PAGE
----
Written by Art Petrosemolo
For the past three weeks, I have been researching the Lancaster County tradition of Bible Quizzing and talking to coaches and quizzers. “Who’da known” how big a deal it is here. Hundreds of teenagers from some 21 churches in 53 teams learning the lessons from the Bible and then showing their stuff competing with teams from other Anabaptist, evangelical and conservative Christian churches. Ask some of your friends who grew up here and I’ll bet they quizzed or their sons and daughters did and now their grandkids are doing it.
Where I moved from in New Jersey, if you were listening to something from your smartphone, on a headset, it wasn’t the first book of the Bible—Genesis—that’s for sure.
Bible Quizzing is sponsored by the Atlantic Coast Conference (ACC) of the Mennonite Church. Since the mid-1960s, it has a long and storied history with the Christian churches of Lancaster County and Central Pennsylvania.
In the Protestant, Christian tradition, the Bible is the core of worship and a guide for leading a life of faith. Pastors base their sermons on Bible passages and children in Sunday School discuss Bible stories, many of which their parents read to them as toddlers.
Quizzers learn the Bible verses to understand the lessons to answer the who, what, when and where of that particular chapter and verse. Each year, a book of the Bible or segments of the New and Old Testament are chosen by ACC for study. In 2018, quizzing was on Genesis in the Old Testament.
Quizzing resembles the 1950s College Bowl (or today’s Jeopardy) where players strive to be the first to “buzz in” to answer a question. Bible Quizzing dates back to the late 1940s when Youth for Christ—an umbrella organization to coordinate Christian evangelical action—started quizzing at high schools. By the end of the 1960s, Bible teams began to represent individual churches with, usually, churches from the same denomination setting up organized competition during the school year.
In Lancaster County, Fred Hertzler and wife Chris, Gordonville, have coordinated ACC competition for 25 years. Currently there are 53 teams (in two leagues) from 21 churches that participate in regular season matches Sunday evenings and then in a separate spring tournament. The season concludes with an Invitational Tournament held in Ohio or Pennsylvania (with sister churches) where some 70-plus teams—and hundreds of participants with coaches, parents and friends—spend the weekend in triple elimination competition to recognize the most knowledgeable team.
Local teams took top honors at the ACC and Invitational tournaments in 2018 with Petra Church’s (New Holland) # 1 team winning ACC tournament honors and Calvary Monument Bible Church, Paradise, taking first in Ohio in the Invitational competition. Bowmansville Mennonite Church (GSV Chaplain Chet Yoder’s former church) finished second and Petra finished fifth at the Invitational Tournament.
Coordinator Hertzler, whose children have quizzed—with son Kendall now coaching—remarks, “It is amazing to see 800 people on a mid-winter Sunday—participants, family and interested church members—watching teams compete in several evening matches.”
Quizzers prepare for matches—with the help of coaches—by reading and studying material designated for that year. The coaches interviewed for this story indicate that “keywords” are very important. These are words that only appear once in the material being studied. For instance, a question from Genesis could be “Who sewed fig leaves to make loincloths?” Most quizzers will buzz in on the word “sewed” as it is a keyword and knowing the passage (3:7), they could easily answer the question correctly with “Adam and Eve.”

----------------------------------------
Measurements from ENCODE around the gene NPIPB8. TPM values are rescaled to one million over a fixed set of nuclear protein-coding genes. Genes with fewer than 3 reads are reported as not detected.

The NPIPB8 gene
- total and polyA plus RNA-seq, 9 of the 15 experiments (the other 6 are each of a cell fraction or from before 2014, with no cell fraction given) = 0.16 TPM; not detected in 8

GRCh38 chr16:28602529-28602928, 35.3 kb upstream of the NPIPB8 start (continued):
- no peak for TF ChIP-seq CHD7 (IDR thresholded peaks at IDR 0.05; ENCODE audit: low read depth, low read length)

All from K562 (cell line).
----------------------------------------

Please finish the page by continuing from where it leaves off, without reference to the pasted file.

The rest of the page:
If a quizzer cannot answer a question correctly on an early buzz-in, a player on the opposing team—sitting in the comparable position—gets to hear the entire question and thirty seconds to answer.
Strategy is important in Bible quizzing and there are bonus points if all members of a team answer a regular question in a match as well as for “quizzing out” when one team member answers three questions correctly.
Matches usually last about 15 minutes and include 15 questions. The winner is the leading team after 15 questions or first team to 100 points (10 points for each correct answer and minus five for an incorrect one after five team errors). During the regular season, ties end in ties but in tournaments, there are overtime questions until a winning team is named.
It is clear from all coordinators, coaches and participants that the Bible is at the core of their worship and most competitors are exposed to it from birth. One coach told me she felt, for sure, her son (a former quizzer) was reading Bible stories to his newborn son Luke on the way home from the hospital. Luke, age three, now wants to be quizzed on the Bible stories read to him.
In a world with a million distractions for teens, not the least of which are cell phones, iPads and hand held devices that seem to occupy them with video games, the latest music and social media, the Bible as a part of teens’ lives isn’t unique to Lancaster County but very important here—confirms parents, church pastors and elders. The spring tournament with the three regions in Ohio came about some 50 years ago and has grown with the addition of Virginia churches. This March, an ACC caravan of seven buses carried 361 competitors, coaches and staff some 500 miles to Northwest Ohio for the Invitational competition that included hundreds of matches with several thousand questions being asked on Genesis.
For more information on Bible Quizzing, check out the ACC Quiz website: https://accquizzing.org.
If you want to test your Bible knowledge, here are a couple of sample questions from a Genesis study guide prepared by Quiz coaches:
What did God rain on Sodom and Gomorrah? (Sulphur & Fire)
Make the ark what length? (350 cubits)
Who was the commander of Abimelech’s army? (Phicol)